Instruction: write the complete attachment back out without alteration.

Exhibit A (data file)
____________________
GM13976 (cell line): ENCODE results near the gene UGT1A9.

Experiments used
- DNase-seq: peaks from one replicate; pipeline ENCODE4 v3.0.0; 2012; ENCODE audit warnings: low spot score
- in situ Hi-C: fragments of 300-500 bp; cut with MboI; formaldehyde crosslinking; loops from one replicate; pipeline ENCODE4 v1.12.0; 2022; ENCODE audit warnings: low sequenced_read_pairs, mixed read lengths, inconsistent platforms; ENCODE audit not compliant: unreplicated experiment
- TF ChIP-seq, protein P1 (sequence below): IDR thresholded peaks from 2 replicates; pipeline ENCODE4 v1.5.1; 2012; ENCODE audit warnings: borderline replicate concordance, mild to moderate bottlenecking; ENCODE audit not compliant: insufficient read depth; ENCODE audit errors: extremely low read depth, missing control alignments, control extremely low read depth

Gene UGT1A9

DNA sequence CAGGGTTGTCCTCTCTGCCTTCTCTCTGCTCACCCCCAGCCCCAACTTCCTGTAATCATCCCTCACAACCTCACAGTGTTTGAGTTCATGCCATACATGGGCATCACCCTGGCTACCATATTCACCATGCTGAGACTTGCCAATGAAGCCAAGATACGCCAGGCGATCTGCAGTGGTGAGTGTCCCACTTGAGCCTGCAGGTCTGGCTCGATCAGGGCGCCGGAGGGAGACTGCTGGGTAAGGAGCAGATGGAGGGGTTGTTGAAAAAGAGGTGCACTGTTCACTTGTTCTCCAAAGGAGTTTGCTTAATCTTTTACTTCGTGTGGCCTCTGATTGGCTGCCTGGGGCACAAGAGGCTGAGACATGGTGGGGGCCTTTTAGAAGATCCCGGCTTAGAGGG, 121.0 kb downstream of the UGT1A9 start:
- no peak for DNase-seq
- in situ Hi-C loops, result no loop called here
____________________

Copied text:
GM13976 (cell line): ENCODE results near the gene UGT1A9.

Experiments used
- DNase-seq: peaks from one replicate; pipeline ENCODE4 v3.0.0; 2012; ENCODE audit warnings: low spot score
- in situ Hi-C: fragments of 300-500 bp; cut with MboI; formaldehyde crosslinking; loops from one replicate; pipeline ENCODE4 v1.12.0; 2022; ENCODE audit warnings: low sequenced_read_pairs, mixed read lengths, inconsistent platforms; ENCODE audit not compliant: unreplicated experiment
- TF ChIP-seq, protein P1 (sequence below): IDR thresholded peaks from 2 replicates; pipeline ENCODE4 v1.5.1; 2012; ENCODE audit warnings: borderline replicate concordance, mild to moderate bottlenecking; ENCODE audit not compliant: insufficient read depth; ENCODE audit errors: extremely low read depth, missing control alignments, control extremely low read depth

Gene UGT1A9

DNA sequence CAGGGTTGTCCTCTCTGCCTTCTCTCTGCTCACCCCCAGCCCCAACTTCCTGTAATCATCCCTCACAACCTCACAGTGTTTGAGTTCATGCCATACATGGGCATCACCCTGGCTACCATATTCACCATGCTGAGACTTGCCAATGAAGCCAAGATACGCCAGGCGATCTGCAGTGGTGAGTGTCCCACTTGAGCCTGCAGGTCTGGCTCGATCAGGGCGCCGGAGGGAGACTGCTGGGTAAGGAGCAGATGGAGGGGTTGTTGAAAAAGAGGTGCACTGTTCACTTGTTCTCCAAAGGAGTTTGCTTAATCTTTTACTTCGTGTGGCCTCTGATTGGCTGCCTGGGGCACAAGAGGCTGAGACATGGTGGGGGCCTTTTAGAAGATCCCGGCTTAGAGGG, 121.0 kb downstream of the UGT1A9 start:
- no peak for DNase-seq
- in situ Hi-C loops, result no loop called here